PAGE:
The Opportunistic Genocide of Darfur
Nicholas Kristof of the New York Times has an important essay in the New York Review of Books on what he describes as the "opportunistic" genocide of Darfur. Having just returned from Sudan, he paints an utterly depressing picture:
"In my years as a journalist, I thought I had seen a full kaleidoscope of horrors, from babies dying of malaria to Chinese troops shooting students to Indonesian mobs beheading people. But nothing prepared me for Darfur, where systematic murder, rape, and mutilation are taking place on a vast scale, based simply on the tribe of the victim. What I saw reminded me why people say that genocide is the worst evil of which human beings are capable."
This essay follows on the heels of numerous other recent reports on the situation in Sudan: (1) HRW's annual report last week reporting that "In 2005, indiscriminate and targeted killings, rape, forced displacement, and looting of civilians ... at the hands of government-backed militias or 'Janjaweed'"; (2) Parade magazine's identification this week of Omar al-Bashir as the world's worst dictator; (3) Amnesty's report yesterday of dozens of national and international human rights activitists detained and harassed by the Sudanese government; and (4) first-hand, uncensored accounts of the human rights situation from aid worker and blogger at Sleepless in Sudan.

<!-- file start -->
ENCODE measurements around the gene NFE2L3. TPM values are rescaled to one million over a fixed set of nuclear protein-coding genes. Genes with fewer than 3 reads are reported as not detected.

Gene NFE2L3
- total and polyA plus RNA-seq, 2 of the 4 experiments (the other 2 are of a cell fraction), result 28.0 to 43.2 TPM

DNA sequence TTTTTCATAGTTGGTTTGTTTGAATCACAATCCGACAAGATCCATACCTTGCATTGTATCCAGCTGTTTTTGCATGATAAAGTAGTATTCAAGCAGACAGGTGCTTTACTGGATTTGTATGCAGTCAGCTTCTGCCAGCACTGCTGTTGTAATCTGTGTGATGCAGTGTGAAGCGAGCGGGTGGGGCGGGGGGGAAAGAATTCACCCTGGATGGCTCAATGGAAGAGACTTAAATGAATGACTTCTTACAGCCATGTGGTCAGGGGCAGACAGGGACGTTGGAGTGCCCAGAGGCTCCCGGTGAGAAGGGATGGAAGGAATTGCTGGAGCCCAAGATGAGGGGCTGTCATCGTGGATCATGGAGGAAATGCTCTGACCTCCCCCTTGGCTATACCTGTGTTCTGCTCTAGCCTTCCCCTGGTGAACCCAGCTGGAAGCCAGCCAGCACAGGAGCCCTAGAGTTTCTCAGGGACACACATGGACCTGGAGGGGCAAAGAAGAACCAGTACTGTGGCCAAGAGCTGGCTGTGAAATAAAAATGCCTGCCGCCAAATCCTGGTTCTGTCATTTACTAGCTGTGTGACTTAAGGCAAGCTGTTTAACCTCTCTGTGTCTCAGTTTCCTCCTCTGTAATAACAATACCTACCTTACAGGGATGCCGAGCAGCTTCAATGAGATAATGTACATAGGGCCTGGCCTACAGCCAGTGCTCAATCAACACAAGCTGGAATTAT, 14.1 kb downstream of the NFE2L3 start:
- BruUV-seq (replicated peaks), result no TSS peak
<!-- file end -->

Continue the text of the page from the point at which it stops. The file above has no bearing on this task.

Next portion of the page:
So what can be done? Sleepless in Sudan has these micro-suggestions. Kristoff in his essay offers sharp criticism of virtually everyone: the United States, the European Union, the United Nations, Russia, China, even mainstream media. Kristoff offers a few macro-suggestions, including a stronger military presence (preferably the U.N. or NATO), a stronger expression of moral outrage, and a general effort to raise the cost of what he describes as a strictly opportunistic genocide. "Sudan's leaders are not Taliban-style extremists. They are ruthless opportunists, and they adopted a strategy of genocide because it seemed to be the simplest method available. If the US and the UN raise the cost of genocide, they will adopt an alternative response, such as negotiating a peace settlement. Indeed, whenever the international community has mustered some outrage about Darfur, then the level of killings and rapes subsides."